Indeed, there are flaws with many of these models that use brain studies for supporting evidence. I’m especially skeptical of those that use brain scans that show the brain “lighting up” in response to this or that stimulus. That’s like trying to understand how a computer works by making note of when the hard drive makes a noise when it spins. It can tell you a little bit about how a computer works, but not nearly enough to build an accurate model from.

I also am suspicious of any model that claims that there are “4 kinds of X” or “7 different Y”, such as Jonathan Haidt’s five six moral foundations. In computer programming, there’s an axiom that you design for cases of 0, 1 or N. You make sure your program can handle it when there’s no data. If there’s one specific thing you’re trying to solve, it’s OK to write something that handles that one specific case. But if you’re going to be handling a number of cases that’s above one, then you abstract your program to a level that can handle ANY number of cases, not just the number of cases you know about. Because otherwise, any time some new situation comes up, you have to write a whole new program. So I find it hard to believe that our brain has wired these specific six moral foundations into our brains, and only these six.

So Poole has a good point. We really don’t know enough about the brain yet to be drawing any grand conclusions from the information with a lot of confidence.

* * *

“Essentially, all models are wrong, but some are useful.”
George Box

But at the same time, if we don’t use what little knowledge of the brain we have, we’d still be asking and trying to answer the same questions about ourselves. Only we’d be doing it without this added scientific information. What we had before this explosion in brain research in fields like aesthetics was not really a science at all. It was mostly just academic jargony humbug.

It’s like condemning the entirety of the Internet because was a disaster. Yes, there were a lot of crap businesses at the beginning of the Internet, and there are a lot of crap theories at the beginnings of neuroscience. But that’s part of the process. Until we can exactly replicate a human brain from scratch, everything is just an imperfect model.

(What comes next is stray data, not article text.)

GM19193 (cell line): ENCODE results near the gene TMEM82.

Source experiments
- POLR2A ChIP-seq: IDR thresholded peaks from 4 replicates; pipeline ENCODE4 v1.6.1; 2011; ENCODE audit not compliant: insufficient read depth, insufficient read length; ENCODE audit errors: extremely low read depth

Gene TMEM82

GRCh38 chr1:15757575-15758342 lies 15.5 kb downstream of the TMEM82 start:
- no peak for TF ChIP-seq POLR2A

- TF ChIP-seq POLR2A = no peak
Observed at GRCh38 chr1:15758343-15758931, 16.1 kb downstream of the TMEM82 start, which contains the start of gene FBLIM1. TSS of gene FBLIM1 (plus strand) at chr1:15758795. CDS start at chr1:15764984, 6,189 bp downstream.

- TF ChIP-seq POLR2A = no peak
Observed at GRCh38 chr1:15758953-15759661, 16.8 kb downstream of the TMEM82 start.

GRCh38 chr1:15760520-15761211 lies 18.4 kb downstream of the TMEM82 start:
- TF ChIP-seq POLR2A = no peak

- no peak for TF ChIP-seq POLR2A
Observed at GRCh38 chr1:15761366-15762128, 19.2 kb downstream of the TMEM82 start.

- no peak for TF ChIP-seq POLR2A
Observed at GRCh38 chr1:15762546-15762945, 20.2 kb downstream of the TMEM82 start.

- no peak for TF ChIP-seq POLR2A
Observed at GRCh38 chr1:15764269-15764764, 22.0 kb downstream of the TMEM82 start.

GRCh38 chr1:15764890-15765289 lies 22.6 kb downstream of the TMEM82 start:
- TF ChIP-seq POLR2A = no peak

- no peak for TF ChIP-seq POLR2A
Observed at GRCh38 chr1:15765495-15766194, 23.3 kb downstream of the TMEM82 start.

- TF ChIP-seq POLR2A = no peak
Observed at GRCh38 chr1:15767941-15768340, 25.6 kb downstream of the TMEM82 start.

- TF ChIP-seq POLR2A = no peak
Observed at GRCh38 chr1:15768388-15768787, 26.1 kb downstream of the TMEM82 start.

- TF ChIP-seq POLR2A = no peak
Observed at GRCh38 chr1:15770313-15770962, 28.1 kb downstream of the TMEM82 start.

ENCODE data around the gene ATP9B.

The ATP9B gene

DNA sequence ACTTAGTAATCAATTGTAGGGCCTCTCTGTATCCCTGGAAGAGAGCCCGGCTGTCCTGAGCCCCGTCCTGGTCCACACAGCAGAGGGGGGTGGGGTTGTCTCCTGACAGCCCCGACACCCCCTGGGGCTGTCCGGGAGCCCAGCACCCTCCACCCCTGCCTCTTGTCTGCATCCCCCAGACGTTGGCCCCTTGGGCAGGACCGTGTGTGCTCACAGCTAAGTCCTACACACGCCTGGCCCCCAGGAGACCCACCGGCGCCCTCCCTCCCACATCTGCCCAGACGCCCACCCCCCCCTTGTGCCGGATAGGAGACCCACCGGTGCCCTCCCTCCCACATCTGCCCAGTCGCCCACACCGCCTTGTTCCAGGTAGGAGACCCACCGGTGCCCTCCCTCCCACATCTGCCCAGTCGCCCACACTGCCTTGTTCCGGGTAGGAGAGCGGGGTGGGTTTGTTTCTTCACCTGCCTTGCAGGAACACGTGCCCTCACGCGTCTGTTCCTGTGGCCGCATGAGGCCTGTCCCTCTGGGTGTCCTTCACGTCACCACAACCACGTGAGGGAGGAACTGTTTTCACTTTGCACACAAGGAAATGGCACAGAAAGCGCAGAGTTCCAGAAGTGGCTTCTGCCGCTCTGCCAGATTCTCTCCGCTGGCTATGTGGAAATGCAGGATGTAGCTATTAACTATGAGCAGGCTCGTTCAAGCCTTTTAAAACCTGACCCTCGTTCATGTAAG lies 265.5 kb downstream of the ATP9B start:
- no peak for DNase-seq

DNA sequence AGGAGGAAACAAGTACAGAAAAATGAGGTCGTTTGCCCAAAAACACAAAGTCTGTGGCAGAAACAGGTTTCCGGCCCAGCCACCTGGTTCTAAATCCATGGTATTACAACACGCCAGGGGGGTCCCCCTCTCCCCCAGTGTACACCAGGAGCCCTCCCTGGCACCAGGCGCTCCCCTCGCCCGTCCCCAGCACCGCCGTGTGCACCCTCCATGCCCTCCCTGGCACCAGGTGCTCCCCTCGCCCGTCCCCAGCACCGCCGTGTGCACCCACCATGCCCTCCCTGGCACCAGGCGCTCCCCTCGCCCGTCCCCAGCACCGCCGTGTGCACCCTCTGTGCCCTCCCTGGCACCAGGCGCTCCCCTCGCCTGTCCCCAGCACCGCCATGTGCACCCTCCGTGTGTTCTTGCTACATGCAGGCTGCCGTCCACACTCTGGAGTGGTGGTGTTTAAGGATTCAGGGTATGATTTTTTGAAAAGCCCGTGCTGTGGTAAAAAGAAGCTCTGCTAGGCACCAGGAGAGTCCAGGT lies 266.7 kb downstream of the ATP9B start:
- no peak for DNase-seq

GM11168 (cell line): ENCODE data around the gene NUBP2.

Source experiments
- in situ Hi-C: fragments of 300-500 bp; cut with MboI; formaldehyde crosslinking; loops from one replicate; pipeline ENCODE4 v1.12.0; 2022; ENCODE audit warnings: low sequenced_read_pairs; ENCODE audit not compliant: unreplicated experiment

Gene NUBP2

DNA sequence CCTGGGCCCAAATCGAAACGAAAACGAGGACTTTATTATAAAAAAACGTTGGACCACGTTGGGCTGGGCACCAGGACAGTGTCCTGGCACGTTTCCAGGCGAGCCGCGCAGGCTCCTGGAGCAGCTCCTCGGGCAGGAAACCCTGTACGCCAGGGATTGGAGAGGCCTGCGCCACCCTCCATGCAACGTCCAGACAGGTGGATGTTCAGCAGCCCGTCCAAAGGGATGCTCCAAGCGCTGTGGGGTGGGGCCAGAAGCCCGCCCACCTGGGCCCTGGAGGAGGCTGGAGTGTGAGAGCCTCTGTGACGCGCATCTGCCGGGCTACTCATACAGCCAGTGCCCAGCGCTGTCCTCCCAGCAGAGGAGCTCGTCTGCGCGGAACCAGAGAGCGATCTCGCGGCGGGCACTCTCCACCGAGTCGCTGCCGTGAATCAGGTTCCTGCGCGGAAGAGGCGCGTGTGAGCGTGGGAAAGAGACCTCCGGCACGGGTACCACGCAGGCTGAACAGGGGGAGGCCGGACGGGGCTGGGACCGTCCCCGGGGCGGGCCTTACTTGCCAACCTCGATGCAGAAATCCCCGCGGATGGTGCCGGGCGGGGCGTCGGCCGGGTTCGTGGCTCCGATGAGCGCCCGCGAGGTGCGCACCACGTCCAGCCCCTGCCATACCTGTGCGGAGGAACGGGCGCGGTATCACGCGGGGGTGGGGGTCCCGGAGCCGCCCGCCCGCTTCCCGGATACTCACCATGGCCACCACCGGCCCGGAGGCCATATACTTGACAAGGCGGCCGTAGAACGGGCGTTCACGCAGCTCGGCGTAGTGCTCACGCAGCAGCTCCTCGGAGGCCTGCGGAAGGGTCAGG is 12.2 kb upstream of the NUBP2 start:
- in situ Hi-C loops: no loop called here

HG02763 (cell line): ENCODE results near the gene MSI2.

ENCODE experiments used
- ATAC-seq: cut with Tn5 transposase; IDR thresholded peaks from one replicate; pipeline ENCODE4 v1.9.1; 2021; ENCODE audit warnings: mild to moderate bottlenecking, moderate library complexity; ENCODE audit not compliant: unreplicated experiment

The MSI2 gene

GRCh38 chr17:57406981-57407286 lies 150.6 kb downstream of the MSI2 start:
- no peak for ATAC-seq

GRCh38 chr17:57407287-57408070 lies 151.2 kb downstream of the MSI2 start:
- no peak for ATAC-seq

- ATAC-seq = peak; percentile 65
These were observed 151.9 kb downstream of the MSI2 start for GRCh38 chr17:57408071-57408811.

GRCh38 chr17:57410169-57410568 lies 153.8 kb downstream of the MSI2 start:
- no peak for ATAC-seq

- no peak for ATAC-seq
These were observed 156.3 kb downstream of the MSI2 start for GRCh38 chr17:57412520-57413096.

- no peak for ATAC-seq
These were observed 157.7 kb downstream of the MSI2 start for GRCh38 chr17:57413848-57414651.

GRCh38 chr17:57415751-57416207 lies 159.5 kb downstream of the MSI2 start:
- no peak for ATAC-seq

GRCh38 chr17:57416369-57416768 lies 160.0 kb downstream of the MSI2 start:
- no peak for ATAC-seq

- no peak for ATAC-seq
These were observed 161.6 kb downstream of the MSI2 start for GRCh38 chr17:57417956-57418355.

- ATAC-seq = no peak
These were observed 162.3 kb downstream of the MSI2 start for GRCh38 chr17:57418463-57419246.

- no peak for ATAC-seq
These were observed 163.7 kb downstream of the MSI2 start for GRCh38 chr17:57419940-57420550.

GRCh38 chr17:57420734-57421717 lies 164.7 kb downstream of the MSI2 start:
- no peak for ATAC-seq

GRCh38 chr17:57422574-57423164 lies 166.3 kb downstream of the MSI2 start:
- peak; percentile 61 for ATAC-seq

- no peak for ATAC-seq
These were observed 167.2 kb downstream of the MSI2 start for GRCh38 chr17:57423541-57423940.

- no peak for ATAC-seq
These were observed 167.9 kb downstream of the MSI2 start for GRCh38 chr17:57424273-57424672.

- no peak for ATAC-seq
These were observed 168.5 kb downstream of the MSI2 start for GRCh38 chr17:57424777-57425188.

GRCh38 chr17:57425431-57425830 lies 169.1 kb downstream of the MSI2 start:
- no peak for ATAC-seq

Some of these models will be more useful than others. Today’s models may be deeply flawed, but they’ll be less flawed than yesterday’s. And upon a few of these models, the Googles and Facebooks and Twitters of neuroscience will be born, the models of the human mind that we find truly useful. I see no reason to give up on that vision.

Spotlight on Quality: Transitions and Clowns
by Ken Arneson
2011-12-22 9:36

In between shows, I went backstage to grab some food. One of the volunteers came up to me and said, “Hey, Ken, the lighting director is looking for you.”

I wondered why. Had I screwed up? I was a rookie at operating a spotlight, it’s entirely possible that I didn’t understand something correctly during the first performance, and they wanted me to get it right for the next show. Lighting was an element of the performing arts that I had never given any thought to, until one day earlier. Now I was trying to learn on the fly: what is the meaning of quality in the field of stage lighting?

I went and found the lighting director. Fortunately, I hadn’t screwed up. “We’re adding a new transition in the second show, after the broom act, ” he explained.

* * *

“Transitions are the subtle in-between details that we as human beings actually connect with and the reasons we fall in love with something rather than simply like something.”

Brendan Dawes

Brendan Dawes has an interesting post about transitions in design on his blog. His thought is that the transitions between states of usage is the thing that makes the difference between a product that is functional and a product that is beautiful. A commenter named Robert Turrall added an excellent example of this idea in action:

“I remember having discussions with an industrial designer a few years ago about why interior lights in cars that dim gently after you’ve closed the doors go towards the perception of the car itself. BMWs had them, as did other more expensive cars, and this was one of the features that really made the car “feel” exclusive and expensive. Other cars had lights that just switched off abruptly – and they immediately felt “cheap”, almost on the basis of this alone.”

Robert Turrall

There is likely almost no difference in manufacturing cost between a light that turns off abruptly and a light that turns off slowly. But little details like that can be the difference between cheapness and luxury, between amateur and professional.

* * *

I have operated plenty of car lights in my time, but until a month ago, I had never laid hands on a spotlight. I was called on to operate one of the two spotlights at Circus for Arts in the Schools, an annual fundraising circus show put on by professional circus artists to raise money for arts education.

The show is the brainchild of my friend Jeff Raz, a veteran circus performer who, among other things, played the lead role in Cirque du Soleil’s Corteo, and founded the Clown Conservatory, the only full-time clown training program in the US. Jeff is very well connected in the circus industry, so he manages to get some really amazing acts to come donate their time and skills for this cause.